COVID-19

Those released from prison find reentry much harder due to COVID-19

Samantha Max Jul 14, 2020
Heard on: Marketplace Morning Report
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A Project Return staff member counsels a former prison inmate in the organization's parking lot. Photo courtesy Corey Richard/Project Return
COVID-19

Those released from prison find reentry much harder due to COVID-19

Samantha Max Jul 14, 2020
A Project Return staff member counsels a former prison inmate in the organization's parking lot. Photo courtesy Corey Richard/Project Return
HTML EMBED:
COPY

For inmates who have served their sentences, reentering society after a lengthy stay in prison is difficult even in the best of times. But these days, with the COVID-19 pandemic, it’s harder than usual. Jobs are scarce, resources are limited and support systems are strained.

Bettie Kirkland, executive director of Project Return in Nashville, said many people who have recently been released from prison are hitting roadblocks. “In good times, it’s difficult. In a pandemic, it is terrible,” she said.

Kirkland’s organization helps hundreds of newly released Tennesseans transition into the workforce each year. But she said that many of those jobs are in industries hit hard by COVID-19, like hospitality and manufacturing. 

Inmates at the Trousdale Turner Correctional Center in Tennessee learn to code in preparation for future tech-industry careers. But during the COVID-19 pandemic, jobs have been hard to find for those leaving prison. (Samantha Max/WPLN)

Even before the pandemic, the Prison Policy Initiative estimates, formerly incarcerated people were unemployed at nearly five times the rate of the general population. Now, Kirkland estimates, about 75% of her clients have lost their jobs.

She said Project Return has had to shift gears, to address more immediate needs. 

“We are spending more money on buying people tents and sleeping bags and putting people up in hotels. It’s a fairly desperate situation,” she said.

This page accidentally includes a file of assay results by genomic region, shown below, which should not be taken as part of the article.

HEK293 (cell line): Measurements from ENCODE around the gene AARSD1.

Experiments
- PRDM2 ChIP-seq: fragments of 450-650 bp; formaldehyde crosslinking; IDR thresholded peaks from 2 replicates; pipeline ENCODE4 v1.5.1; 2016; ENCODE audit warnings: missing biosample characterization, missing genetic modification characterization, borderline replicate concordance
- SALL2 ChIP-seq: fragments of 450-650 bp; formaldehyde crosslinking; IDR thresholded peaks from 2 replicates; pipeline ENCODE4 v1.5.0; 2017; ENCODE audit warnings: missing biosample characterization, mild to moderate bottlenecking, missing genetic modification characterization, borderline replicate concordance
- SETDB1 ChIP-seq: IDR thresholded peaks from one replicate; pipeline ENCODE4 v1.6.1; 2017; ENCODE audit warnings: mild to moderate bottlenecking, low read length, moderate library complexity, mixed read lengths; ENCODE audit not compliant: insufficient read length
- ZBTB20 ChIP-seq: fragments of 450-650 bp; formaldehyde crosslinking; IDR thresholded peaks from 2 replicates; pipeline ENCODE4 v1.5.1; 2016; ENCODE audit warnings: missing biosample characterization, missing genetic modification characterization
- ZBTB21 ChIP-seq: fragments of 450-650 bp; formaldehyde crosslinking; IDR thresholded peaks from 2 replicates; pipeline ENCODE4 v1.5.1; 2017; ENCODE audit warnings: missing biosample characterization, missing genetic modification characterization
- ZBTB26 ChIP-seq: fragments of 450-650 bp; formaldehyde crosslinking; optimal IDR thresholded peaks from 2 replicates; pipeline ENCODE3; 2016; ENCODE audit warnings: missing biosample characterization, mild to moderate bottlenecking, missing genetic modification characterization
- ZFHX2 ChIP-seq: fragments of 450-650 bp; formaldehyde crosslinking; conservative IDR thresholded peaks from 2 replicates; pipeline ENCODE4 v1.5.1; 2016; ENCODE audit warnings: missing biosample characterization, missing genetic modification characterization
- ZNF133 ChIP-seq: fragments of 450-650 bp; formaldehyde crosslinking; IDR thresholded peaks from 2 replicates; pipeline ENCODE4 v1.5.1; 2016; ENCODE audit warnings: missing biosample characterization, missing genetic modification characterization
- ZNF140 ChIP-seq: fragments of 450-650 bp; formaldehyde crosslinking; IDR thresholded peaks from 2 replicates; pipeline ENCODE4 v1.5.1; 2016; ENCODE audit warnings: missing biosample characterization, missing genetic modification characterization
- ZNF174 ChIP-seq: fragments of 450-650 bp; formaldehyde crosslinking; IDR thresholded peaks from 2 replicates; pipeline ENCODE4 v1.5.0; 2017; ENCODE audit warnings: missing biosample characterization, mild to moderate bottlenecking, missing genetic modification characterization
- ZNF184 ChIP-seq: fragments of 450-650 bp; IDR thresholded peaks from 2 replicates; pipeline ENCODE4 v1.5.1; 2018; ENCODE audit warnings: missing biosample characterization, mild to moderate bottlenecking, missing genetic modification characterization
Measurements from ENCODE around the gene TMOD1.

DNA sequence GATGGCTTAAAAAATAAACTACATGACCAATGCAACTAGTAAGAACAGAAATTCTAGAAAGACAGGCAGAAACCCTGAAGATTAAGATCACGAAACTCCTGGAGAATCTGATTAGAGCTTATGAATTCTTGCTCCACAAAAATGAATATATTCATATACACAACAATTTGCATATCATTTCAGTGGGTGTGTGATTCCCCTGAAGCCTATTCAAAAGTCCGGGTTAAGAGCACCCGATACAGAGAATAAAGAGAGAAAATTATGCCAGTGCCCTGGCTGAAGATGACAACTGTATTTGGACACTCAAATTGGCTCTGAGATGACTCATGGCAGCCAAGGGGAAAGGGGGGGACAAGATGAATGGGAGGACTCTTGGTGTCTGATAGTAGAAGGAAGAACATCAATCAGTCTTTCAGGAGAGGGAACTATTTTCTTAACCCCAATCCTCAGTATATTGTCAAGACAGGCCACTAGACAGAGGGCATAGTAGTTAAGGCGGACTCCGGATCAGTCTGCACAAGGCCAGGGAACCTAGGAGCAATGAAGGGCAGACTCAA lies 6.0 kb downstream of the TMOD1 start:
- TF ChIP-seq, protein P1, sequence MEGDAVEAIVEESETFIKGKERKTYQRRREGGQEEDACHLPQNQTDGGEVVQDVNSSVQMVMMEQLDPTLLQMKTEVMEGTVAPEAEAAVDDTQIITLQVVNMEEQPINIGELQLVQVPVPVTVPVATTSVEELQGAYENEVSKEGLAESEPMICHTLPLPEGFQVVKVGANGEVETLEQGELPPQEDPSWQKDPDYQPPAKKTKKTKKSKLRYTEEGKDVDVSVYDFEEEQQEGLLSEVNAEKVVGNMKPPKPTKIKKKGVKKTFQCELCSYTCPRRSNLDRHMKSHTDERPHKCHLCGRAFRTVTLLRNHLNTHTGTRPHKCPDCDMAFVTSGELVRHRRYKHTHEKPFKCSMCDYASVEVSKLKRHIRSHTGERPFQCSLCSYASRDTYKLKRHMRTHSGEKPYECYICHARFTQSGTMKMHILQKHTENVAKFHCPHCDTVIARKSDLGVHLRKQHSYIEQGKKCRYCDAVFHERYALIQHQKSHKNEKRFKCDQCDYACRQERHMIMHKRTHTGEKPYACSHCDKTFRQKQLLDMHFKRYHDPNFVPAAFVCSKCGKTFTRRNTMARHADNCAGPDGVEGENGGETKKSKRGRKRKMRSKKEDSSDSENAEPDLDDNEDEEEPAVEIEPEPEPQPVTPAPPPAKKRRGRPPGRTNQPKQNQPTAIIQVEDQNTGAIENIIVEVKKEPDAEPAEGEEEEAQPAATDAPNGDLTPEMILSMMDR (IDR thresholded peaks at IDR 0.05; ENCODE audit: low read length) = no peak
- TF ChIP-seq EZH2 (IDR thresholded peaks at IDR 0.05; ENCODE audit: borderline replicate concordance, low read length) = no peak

COVID-19 Economy FAQs

How are Americans feeling about their finances?

Nearly half of all Americans would have trouble paying for an unexpected $250 bill and a third of Americans have less income than before the pandemic, according to the latest results of our Marketplace-Edison Poll. Also, 6 in 10 Americans think that race has at least some impact on an individual’s long-term financial situation, but Black respondents are much more likely to think that race has a big impact on a person’s long-term financial situation than white or Hispanic/Latinx respondents.

Find the rest of the poll results here, which cover how Americans have been faring financially about six months into the pandemic, race and equity within the workplace and some of the key issues Trump and Biden supporters are concerned about.

Are people still waiting for unemployment payments?

Yes. There is no way to know exactly how many people have been waiting for months and are still not getting unemployment, because states do not have a good system in place for tracking that kind of data, according to Andrew Stettner of The Century Foundation. But by his own calculations, only about 60% of people who have applied for benefits are currently receiving them. That means there are millions still waiting. Read more here on what they are doing about it.

What’s going to happen to retailers, especially with the holiday shopping season approaching?

A report out Tuesday from the accounting consultancy BDO USA said 29 big retailers filed for bankruptcy protection through August. And if bankruptcies continue at that pace, the number could rival the bankruptcies of 2010, after the Great Recession. For retailers, the last three months of this year will be even more critical than usual for their survival as they look for some hope around the holidays.

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